Wednesday, February 16, 2005

How to Teach Children to Read, Part 1

When I graduated from Teachers' College (I'm not mentioning which one), I thought that they had taught me the current best teaching practices. After all, these were the experts. They had experience in the classroom, they had done research, and so they must know what they're talking about. I hope I'm less naive now than I was then.

My first clue to how wrong they were, should have been my first year as a teacher when I was describing to a 30 year veteran the latest and greatest in just learned, current educational thought. We both laughed when she told me that's exactly what she learned 30 years before, but it was called something different.

I didn't catch on to the joke until years later when I finally became frustrated at the constant failure of students to pass standardized tests in our "urban" school district even though I and the other teachers were doing everything we had been taught to do by the educational experts. After another staff meeting where we tried to come up with new strategies for success, I suggested that we visit "urban" schools that were successful. I had heard about them, but had never seen one. I was told by one of our administrators they didn't exist.

I was losing my naivete at this point, and thanks to the Internet, I was able to do my own research. I ordered a book by Samuel Casey Carter at The Heritage Foundation (and yes, I know they are a 'gasp!' conservative organization) called: NO EXCUSES, Lessons from 21 High-Performing, High- Poverty Schools.

I read it, visited some of the websites listed in the book, followed links to other websites, ordered samples, made phone calls, and finally bought everything I needed to teach The Writing Road to Reading, by Spalding, a phonetic language arts method based on Orton-Gillingham. I was urged to take the training but instead bought a Spalding how-to book put out by another publisher, since school started in two weeks, and I had just been moved from fourth to fifth grade.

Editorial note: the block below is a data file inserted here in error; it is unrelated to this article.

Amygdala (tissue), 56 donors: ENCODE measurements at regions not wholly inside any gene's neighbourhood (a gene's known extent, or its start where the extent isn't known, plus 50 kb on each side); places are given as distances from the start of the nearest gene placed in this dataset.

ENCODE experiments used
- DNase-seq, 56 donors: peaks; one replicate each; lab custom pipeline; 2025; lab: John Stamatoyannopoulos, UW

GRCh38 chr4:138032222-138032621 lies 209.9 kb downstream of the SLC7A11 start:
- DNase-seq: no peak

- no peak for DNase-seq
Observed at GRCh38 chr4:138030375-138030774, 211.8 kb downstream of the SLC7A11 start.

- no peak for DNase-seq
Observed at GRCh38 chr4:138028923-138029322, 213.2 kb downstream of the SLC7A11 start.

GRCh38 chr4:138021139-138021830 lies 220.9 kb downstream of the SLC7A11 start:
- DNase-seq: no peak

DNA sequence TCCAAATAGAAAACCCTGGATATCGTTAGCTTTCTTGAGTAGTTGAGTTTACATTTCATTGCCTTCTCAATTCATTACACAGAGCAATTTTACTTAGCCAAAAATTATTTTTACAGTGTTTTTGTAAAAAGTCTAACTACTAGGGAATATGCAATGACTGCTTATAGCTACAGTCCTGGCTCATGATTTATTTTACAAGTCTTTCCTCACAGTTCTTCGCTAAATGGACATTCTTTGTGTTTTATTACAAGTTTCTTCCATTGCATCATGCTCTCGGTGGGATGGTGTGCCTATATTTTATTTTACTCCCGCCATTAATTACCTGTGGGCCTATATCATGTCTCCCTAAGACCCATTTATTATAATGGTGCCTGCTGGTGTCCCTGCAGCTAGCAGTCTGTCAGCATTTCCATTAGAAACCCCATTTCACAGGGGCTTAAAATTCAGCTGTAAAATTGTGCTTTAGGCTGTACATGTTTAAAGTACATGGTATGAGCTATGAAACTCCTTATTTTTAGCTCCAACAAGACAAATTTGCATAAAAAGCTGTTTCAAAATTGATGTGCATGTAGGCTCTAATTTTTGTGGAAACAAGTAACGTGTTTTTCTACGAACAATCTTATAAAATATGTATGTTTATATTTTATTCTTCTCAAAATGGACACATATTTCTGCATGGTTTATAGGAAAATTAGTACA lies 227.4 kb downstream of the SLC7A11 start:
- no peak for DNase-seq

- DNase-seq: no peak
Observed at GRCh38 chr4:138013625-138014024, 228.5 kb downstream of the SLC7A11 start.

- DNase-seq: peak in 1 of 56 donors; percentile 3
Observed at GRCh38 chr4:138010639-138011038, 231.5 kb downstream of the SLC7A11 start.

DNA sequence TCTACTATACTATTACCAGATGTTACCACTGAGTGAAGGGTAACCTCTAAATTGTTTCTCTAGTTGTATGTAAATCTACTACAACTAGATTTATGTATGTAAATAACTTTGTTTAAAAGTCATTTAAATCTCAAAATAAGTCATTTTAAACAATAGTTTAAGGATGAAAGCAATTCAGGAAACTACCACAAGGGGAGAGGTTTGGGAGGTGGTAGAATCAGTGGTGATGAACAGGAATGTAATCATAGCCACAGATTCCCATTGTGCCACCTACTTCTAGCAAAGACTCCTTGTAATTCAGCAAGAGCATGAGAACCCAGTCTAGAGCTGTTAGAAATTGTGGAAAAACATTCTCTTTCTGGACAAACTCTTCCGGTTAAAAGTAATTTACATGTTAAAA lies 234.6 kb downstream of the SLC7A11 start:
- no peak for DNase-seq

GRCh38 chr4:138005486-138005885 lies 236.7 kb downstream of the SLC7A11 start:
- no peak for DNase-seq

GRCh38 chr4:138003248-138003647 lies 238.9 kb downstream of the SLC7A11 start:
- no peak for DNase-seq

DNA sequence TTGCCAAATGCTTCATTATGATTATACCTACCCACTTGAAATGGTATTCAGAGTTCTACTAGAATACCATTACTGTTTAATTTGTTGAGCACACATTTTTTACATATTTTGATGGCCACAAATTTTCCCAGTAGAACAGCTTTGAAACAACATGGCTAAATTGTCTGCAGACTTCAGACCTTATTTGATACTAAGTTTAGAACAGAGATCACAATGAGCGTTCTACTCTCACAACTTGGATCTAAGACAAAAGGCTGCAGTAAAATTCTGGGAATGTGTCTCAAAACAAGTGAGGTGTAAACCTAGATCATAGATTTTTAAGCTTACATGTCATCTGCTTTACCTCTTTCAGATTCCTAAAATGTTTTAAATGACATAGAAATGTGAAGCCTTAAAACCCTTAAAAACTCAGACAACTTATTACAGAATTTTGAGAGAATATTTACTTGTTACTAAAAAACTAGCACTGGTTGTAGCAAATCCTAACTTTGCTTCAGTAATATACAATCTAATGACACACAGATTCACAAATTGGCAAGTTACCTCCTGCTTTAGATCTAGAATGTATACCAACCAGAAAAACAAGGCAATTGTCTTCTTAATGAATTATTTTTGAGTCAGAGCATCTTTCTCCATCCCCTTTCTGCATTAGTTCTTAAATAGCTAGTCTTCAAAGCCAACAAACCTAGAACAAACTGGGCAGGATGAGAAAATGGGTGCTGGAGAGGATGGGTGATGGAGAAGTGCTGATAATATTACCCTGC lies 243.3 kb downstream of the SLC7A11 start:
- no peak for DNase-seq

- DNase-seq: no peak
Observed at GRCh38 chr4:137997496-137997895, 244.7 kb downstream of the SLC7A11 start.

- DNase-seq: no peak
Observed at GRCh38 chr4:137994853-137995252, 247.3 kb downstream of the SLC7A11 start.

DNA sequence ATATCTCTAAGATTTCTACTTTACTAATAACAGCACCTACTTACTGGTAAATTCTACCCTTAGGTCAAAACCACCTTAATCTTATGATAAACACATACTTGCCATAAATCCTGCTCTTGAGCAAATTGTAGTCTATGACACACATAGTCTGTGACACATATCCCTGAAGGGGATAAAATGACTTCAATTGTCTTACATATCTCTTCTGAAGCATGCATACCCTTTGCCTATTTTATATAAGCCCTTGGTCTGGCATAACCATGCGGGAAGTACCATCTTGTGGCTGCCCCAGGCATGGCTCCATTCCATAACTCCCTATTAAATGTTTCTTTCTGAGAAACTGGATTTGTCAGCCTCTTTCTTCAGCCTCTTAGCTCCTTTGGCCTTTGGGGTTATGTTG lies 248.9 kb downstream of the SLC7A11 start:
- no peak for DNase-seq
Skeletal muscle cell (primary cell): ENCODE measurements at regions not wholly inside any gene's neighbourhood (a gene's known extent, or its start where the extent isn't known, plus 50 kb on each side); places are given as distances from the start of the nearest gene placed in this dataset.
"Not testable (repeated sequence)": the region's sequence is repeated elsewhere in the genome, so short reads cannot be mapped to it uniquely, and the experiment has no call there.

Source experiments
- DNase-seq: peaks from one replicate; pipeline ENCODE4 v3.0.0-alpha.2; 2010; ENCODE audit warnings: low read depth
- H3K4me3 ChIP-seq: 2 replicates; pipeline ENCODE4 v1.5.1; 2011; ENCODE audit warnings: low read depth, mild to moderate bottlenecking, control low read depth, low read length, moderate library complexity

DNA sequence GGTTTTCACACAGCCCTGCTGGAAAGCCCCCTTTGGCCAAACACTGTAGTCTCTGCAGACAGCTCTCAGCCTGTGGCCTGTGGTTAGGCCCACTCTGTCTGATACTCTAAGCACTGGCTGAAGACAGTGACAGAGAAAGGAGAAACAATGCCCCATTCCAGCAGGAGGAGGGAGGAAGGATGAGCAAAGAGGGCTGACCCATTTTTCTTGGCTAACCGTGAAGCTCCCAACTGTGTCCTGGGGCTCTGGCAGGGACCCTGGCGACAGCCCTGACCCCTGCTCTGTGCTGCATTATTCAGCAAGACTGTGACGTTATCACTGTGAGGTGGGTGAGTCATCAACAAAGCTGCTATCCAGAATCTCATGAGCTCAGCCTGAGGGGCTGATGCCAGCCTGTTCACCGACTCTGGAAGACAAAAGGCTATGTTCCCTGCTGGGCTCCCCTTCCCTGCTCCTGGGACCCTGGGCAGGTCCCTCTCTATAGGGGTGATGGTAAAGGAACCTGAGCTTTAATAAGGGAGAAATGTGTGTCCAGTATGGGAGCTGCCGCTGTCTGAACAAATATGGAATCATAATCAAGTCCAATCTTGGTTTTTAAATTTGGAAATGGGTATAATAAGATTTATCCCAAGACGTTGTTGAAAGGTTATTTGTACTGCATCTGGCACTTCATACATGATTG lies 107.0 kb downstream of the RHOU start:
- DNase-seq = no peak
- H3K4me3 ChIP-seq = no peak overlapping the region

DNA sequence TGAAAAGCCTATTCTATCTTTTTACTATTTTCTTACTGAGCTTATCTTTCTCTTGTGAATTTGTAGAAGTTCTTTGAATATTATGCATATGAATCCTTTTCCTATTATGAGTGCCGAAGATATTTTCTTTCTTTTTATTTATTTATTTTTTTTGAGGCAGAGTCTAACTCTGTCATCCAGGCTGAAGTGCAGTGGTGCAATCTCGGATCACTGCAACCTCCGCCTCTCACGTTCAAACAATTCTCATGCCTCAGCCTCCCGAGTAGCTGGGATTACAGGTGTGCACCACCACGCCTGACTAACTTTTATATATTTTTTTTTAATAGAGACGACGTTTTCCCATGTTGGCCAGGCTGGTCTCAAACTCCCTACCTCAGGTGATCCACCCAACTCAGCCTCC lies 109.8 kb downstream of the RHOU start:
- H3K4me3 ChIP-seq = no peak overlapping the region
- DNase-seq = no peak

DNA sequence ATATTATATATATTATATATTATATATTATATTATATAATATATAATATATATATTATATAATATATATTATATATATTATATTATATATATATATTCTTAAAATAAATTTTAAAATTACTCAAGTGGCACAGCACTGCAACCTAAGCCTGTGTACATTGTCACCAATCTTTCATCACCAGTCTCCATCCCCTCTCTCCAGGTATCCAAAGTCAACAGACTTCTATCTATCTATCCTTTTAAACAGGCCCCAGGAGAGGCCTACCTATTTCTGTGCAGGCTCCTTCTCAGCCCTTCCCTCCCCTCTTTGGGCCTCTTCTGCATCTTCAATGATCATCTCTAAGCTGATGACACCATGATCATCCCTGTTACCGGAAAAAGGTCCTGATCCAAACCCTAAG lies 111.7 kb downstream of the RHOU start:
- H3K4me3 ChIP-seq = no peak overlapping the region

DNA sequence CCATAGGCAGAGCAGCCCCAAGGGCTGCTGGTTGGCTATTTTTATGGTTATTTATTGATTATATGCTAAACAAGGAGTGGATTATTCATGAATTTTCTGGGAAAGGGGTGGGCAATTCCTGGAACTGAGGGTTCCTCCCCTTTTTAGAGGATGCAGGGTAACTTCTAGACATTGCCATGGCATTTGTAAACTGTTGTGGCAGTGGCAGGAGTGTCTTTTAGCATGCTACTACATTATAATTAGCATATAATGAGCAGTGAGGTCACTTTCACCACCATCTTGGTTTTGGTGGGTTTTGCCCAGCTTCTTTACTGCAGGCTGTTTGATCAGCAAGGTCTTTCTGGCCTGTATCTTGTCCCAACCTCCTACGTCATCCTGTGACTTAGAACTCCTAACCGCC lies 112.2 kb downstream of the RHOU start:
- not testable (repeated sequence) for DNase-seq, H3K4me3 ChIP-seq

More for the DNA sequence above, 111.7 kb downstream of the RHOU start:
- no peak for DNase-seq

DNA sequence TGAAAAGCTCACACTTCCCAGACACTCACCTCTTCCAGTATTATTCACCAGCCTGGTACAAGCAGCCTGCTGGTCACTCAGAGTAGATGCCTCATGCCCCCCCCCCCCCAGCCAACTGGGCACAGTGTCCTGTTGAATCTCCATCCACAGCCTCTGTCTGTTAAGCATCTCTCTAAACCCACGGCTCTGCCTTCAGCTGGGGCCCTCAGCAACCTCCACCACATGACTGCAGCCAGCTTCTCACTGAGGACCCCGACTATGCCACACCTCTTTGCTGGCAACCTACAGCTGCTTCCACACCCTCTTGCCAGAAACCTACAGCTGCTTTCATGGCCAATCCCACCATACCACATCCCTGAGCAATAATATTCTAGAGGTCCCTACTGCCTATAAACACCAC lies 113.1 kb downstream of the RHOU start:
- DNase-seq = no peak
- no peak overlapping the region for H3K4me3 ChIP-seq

I didn't realize how well Spalding worked until January of that school year when one of my students who was at a second grade level coming in sounded out a three syllable word. In the spring the class read Romeo and Juliet (the actual play, not a kid's version). When I finally took the training, I realized what an awful job I had done in teaching Spalding, but it still worked better than anything I had done before.

I continued my research, and found The Riggs Institute, who publish The Writing and Spelling Road to Reading and Thinking. It's based on Spalding, but it's a more complete language arts method. I moved down to second grade to teach that. Parents were nervous at first, because while other classes were writing papers using "invented spelling" (a method that actually slows down learning) my class was starting at the beginning, learning letter sounds and letter combination sounds. Eventually though, the parents were loving it, raving about how their second grader was reading better than older siblings and cousins, and having to help these older students with their reading.

I took a Riggs training, and then did an in-class practicum. I taught these second graders again in third grade, and at the end of the year we read, THE LEGEND OF SLEEPY HOLLOW by Washington Irving. As with my fifth graders and Shakespeare, we read the real Legend, not a dumbed down children's version.

Stay tuned for part 2 and find out why Riggs works, and other methods don't.

NOTE: If anyone can offer me a dumbed down explanation of how to do the link code, you step by step as if I didn't know anything, I'd appreciate it.

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At 5:52 PM, Blogger Crazy Diamond said...

Congratulations! I didn't know there were any workable programs out there. My own family used a relax-and-wait method with my younger brother who, it turned out, had an odd form of dyslexia that made reading hard. But at age 10, it suddenly clicked, and two years later he was reading at a high-school level.

Any thoughts on how to know when kids just need more time for brain development before being exposed to school skills?

At 9:51 PM, Blogger Harry said...

That's a tough one. If you're talking about ages 4, 5, or 6, you would have to know the child really well. When they get older if they're still struggling, I would still recommend Riggs, but with a lot of patience. Every child is different (cliche, but true) and needs to be taught at their own speed. Don't get frustrated at having to repeat things over and over. Some kids need that before things click. On the other hand, don't be afraid to let a child take off running if they have the ability either. I hope that helped. If not, I may be able to direct you somewhere else.


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